Eventually the Republic, after suffering through much hardship, comes against its true enemy, the Sith Empire. Many stories of the Old Republic explore the Jedi Order’s own hubris. They are often seen and portrayed as lofty, pious to the point of arrogance, aloof and disconnected from the lives of the people they are sworn to protect. Many stories, such as the story of Revan explore the ramifications of war, the fall of good men, and the strength needed to redeem one’s self. Revan was first introduced in the Knights of The Old Republic video game (KOTOR). BioWare, which has gone on to capitalize on the RPG genre, released KOTOR in 2003. KOTOR is the story of the player, who later is revealed to be Darth Revan, a fallen Jedi turned Sith Lord. KOTOR is considered one of the best videogames ever made. The game takes place approximately 4,000 years before the rise of the Galactic Empire, and covers the era following the conclusion of the Star Wars: Tales of the Jedi comics, still during the early years of the Galactic Republic. The backstory of the game involves the Mandalorian clans invading the Republic in a pan-galactic conflict known as the Mandalorian Wars, essentially to test their prowess.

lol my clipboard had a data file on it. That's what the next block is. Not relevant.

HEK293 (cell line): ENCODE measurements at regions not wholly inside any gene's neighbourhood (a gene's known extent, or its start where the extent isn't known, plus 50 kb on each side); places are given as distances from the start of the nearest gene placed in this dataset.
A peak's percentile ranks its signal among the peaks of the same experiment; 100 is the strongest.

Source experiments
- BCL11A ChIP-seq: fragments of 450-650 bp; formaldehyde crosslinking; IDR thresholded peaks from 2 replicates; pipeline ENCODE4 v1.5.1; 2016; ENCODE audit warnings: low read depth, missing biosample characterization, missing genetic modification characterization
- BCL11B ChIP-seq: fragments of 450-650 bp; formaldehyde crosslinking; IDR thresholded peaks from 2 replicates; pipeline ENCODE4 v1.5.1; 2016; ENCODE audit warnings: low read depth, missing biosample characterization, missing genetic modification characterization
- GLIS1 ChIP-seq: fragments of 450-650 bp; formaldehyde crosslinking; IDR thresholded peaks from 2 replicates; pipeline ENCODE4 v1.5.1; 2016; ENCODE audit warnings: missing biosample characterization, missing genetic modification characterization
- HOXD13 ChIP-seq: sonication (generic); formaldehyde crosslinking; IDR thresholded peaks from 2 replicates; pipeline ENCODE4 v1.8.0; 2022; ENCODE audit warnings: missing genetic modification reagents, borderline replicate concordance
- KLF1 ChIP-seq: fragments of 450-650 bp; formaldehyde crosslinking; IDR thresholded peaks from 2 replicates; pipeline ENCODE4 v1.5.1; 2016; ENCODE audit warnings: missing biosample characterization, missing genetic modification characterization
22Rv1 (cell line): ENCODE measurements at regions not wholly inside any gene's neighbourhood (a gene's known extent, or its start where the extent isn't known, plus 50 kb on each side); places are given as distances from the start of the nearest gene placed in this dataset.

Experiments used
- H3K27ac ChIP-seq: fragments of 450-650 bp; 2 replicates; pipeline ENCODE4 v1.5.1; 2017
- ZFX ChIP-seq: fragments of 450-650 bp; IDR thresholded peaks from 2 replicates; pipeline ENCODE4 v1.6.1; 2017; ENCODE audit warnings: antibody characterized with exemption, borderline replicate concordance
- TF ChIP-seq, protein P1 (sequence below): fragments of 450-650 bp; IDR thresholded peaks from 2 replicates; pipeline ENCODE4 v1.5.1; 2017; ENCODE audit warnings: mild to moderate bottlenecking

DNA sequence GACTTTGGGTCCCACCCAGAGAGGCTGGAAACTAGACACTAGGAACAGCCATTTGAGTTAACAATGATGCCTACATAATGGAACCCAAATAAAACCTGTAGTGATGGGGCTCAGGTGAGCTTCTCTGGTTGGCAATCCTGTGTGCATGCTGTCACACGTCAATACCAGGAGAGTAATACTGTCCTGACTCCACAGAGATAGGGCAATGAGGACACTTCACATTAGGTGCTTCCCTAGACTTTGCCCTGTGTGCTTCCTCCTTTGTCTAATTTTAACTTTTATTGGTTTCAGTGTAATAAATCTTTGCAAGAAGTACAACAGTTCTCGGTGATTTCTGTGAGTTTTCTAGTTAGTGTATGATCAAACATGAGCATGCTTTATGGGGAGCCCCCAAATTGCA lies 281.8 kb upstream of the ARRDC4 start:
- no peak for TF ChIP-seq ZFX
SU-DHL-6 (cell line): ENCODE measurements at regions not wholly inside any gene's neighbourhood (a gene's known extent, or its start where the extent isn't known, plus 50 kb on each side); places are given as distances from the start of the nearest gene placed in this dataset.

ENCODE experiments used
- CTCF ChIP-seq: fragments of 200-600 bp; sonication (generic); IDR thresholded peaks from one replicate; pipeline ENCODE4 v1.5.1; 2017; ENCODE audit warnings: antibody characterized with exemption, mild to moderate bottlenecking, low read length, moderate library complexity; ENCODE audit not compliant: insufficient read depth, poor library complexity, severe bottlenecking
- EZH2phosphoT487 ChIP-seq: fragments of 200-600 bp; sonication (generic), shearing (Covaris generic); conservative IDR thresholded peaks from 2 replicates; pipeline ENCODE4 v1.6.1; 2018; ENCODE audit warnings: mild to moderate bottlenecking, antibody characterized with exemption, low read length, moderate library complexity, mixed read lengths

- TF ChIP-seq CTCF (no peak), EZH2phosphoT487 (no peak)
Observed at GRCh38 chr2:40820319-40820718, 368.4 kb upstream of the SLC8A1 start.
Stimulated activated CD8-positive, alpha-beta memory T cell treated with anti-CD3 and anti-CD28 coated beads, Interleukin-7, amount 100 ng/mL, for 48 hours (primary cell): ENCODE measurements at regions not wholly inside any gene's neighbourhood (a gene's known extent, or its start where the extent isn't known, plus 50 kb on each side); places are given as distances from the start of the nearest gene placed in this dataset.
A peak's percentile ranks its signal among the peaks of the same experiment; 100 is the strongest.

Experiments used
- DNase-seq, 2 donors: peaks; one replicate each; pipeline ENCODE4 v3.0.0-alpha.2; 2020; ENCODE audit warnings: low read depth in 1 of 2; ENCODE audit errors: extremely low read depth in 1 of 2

The Jedi were hesitant to get involved, but a pair of renegade Jedi Knights, Revan and his apprentice later known as Malak, took a group of Jedi to war anyway. The renegade Jedi who took commissions in the Republic Army and Navy led the Republic forces to victory. Afterward, Revan and Malak disappeared into the Unknown Regions, returning a year later with a Sith armada and launching an invasion against the very Republic they had saved. Malak, Revan’s apprentice, eventually succeeded his former master as Dark Lord of the Sith after Revan was seemingly killed in an ambush by the Jedi. Malak’s aggression had left the Jedi scattered and vulnerable; many Jedi Knights had fallen in battle, and others had sworn allegiance to Malak himself. This was just the setup to drop the player into the game. Many critics of KOTOR have stated that the game self-referenced too often. This may be true, but they also referenced the creative talents of the writers and illustrators of Dark Horse Comics and in fact based all of the history in KOTOR on the Tales of the Jedi, which hit the shelves in 1992. Both Kotor and its sequel left players asking questions, and launched many people, like myself, on a quest to go find the answers.